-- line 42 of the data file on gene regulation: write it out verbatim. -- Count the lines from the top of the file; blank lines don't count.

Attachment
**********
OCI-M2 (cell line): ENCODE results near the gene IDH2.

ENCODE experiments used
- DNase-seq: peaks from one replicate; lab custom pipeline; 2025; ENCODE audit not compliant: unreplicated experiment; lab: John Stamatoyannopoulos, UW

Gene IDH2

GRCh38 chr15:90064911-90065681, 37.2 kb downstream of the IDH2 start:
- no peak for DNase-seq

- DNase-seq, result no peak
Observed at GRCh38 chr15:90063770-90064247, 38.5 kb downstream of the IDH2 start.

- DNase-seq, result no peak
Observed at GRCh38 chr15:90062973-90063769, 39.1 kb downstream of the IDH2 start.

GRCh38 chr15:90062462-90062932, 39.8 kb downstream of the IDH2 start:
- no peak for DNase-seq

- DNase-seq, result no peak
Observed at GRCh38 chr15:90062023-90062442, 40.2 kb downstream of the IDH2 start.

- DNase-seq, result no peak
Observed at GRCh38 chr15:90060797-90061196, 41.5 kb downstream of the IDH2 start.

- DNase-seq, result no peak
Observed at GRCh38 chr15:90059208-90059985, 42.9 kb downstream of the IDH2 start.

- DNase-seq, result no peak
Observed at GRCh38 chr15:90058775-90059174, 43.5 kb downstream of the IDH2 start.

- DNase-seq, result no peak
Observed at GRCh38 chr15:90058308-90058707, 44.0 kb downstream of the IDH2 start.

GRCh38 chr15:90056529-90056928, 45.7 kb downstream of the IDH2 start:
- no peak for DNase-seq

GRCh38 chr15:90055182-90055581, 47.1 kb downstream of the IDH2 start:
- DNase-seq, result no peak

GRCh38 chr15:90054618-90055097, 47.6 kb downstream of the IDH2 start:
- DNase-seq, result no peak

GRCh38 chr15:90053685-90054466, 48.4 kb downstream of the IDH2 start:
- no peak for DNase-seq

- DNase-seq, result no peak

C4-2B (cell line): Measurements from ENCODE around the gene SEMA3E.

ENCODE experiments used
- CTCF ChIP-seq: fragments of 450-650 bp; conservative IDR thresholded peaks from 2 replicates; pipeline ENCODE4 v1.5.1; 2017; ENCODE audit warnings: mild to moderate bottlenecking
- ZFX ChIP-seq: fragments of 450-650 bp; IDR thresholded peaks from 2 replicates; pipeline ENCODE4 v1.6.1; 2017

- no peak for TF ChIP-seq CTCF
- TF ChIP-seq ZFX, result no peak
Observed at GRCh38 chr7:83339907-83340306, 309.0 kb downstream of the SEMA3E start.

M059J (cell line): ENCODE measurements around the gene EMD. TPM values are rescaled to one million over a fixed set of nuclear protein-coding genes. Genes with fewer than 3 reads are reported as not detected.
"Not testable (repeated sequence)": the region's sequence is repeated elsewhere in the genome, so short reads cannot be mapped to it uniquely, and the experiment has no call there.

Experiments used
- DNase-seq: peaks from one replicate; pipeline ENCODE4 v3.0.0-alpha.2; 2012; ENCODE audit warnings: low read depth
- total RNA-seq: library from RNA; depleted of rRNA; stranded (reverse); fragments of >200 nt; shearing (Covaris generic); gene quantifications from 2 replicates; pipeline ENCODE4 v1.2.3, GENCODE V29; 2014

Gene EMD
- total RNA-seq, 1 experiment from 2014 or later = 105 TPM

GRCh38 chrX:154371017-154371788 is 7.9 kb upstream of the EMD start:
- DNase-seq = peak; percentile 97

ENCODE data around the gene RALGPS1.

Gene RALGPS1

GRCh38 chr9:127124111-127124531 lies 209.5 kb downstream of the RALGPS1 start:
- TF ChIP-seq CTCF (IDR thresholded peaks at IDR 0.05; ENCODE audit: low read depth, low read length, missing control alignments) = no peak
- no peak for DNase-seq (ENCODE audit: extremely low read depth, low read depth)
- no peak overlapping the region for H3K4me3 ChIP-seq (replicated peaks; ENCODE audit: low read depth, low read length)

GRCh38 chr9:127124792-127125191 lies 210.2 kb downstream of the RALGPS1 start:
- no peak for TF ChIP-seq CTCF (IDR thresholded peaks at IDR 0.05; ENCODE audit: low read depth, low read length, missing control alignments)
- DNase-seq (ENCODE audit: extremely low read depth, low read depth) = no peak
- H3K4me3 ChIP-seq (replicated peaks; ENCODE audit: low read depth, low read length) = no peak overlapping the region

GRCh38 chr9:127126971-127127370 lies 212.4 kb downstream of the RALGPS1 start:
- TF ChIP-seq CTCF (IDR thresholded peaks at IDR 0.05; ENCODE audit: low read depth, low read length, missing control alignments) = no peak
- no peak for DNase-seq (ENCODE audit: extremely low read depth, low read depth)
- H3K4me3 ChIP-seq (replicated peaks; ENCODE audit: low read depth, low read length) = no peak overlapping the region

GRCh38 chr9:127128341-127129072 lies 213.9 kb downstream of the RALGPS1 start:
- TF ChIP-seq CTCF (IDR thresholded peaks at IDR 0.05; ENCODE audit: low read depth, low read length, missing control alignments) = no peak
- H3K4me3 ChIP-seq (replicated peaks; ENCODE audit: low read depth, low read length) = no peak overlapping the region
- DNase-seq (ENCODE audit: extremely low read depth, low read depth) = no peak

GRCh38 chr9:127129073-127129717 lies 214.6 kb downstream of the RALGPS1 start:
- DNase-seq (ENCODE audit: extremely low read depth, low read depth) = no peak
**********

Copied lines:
- DNase-seq: peaks from one replicate; pipeline ENCODE4 v3.0.0-alpha.2; 2012; ENCODE audit warnings: low read depth